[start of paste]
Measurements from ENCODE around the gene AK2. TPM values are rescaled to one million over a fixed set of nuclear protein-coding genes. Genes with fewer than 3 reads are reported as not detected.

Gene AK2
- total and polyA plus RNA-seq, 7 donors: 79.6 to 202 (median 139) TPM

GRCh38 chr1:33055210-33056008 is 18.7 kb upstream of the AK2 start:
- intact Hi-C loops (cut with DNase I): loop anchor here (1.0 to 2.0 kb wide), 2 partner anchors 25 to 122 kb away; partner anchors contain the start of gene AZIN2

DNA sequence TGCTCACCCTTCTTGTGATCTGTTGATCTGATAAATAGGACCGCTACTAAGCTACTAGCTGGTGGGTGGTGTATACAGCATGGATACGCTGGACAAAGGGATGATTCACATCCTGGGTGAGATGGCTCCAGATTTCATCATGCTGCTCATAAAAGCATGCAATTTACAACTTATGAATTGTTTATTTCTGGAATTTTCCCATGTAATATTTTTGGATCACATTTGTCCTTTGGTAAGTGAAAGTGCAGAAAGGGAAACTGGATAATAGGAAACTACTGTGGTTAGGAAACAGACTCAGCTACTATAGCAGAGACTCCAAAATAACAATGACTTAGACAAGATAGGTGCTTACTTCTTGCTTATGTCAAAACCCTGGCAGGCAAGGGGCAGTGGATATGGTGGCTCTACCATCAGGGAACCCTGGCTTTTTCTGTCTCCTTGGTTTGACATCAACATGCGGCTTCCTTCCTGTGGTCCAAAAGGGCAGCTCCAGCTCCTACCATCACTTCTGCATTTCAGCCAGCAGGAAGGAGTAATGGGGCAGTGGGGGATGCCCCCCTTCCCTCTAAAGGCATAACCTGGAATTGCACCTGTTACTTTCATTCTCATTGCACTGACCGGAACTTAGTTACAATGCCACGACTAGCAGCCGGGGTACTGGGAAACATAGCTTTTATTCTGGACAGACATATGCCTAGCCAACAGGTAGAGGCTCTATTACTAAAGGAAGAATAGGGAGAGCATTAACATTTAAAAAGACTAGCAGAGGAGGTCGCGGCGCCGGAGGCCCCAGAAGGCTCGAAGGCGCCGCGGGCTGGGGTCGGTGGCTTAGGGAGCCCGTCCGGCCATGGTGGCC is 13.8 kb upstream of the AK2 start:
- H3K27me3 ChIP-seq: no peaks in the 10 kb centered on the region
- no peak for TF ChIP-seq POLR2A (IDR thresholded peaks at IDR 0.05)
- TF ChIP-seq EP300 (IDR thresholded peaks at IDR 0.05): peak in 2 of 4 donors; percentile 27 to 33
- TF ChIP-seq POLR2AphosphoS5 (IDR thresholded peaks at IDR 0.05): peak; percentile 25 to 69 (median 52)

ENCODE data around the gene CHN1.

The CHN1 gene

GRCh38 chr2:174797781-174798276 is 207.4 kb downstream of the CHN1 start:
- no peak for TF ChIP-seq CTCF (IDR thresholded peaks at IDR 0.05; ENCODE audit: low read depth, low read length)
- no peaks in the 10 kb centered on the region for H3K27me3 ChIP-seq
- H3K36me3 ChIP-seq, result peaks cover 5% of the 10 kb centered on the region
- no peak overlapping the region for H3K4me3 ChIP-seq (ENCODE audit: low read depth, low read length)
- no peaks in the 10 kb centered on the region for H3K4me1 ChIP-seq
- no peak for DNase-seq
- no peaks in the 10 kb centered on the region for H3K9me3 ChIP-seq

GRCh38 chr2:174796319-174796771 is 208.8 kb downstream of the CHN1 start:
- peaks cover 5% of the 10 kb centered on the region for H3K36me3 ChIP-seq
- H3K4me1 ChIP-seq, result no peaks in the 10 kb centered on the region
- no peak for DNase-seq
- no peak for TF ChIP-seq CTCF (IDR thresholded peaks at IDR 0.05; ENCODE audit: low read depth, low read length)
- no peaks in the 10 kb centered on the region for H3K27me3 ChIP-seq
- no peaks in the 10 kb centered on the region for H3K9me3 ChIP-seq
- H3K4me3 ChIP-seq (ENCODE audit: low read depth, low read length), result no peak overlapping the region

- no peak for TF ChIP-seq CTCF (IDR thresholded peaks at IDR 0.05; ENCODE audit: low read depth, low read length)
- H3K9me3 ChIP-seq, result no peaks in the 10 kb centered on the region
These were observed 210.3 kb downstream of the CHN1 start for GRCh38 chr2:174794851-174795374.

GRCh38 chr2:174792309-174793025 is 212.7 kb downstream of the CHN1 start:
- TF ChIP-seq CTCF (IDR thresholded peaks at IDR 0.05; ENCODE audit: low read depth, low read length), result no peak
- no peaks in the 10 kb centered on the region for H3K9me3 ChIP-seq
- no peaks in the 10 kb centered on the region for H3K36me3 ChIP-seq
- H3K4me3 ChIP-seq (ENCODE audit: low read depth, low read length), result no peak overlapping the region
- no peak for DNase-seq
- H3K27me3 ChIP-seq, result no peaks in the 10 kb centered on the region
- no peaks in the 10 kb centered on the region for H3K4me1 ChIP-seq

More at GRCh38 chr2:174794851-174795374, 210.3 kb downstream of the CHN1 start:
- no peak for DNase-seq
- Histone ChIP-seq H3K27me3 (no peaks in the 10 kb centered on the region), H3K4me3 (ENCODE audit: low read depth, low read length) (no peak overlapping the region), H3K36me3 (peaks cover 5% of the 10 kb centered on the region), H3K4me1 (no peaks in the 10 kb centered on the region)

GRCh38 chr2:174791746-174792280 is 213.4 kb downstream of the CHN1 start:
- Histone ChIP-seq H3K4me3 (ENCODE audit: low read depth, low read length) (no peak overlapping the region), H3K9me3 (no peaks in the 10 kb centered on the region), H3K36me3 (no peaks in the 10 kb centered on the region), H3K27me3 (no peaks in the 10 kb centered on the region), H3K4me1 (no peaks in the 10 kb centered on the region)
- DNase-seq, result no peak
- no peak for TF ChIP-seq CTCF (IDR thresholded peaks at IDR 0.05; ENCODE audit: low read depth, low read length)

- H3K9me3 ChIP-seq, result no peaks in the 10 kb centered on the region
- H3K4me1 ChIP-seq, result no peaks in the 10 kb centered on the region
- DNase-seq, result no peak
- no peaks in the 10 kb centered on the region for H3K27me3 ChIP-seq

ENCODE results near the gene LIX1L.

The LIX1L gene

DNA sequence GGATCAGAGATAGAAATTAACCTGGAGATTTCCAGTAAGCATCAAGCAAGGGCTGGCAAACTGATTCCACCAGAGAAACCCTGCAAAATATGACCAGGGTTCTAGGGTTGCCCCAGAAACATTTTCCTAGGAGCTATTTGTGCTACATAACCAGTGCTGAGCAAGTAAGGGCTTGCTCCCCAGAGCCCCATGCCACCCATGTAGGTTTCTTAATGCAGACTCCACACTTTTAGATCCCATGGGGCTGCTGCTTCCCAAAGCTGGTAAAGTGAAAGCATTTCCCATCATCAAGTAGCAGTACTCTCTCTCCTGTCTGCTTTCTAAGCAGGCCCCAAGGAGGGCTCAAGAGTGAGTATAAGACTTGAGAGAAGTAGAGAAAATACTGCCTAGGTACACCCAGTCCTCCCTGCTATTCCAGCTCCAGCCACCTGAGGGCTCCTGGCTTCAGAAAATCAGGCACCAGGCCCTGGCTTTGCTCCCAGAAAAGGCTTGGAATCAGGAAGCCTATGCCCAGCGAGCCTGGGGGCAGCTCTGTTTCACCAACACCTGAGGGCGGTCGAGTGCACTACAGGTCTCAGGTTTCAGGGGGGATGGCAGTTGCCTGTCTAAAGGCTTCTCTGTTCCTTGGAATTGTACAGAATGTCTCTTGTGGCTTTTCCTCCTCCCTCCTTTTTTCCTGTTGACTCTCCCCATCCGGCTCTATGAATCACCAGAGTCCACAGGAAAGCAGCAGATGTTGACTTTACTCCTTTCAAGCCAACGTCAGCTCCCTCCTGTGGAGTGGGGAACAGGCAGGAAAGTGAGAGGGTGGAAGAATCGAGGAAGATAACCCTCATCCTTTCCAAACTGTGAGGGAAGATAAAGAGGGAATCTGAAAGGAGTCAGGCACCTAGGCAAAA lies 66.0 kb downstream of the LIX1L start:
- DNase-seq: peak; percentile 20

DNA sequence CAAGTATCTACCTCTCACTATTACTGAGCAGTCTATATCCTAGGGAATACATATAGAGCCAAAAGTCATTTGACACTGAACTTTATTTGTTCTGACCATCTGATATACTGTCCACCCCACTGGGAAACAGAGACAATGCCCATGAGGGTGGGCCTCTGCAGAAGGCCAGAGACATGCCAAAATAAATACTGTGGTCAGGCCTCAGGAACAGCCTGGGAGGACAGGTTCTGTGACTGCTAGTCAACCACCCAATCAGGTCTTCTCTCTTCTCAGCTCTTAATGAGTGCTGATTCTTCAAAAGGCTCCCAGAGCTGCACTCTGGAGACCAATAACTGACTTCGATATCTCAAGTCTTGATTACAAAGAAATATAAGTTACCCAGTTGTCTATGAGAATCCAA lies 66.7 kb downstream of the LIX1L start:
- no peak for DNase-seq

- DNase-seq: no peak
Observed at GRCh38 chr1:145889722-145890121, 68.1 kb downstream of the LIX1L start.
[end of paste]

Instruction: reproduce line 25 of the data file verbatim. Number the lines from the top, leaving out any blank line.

- no peak for TF ChIP-seq CTCF (IDR thresholded peaks at IDR 0.05; ENCODE audit: low read depth, low read length)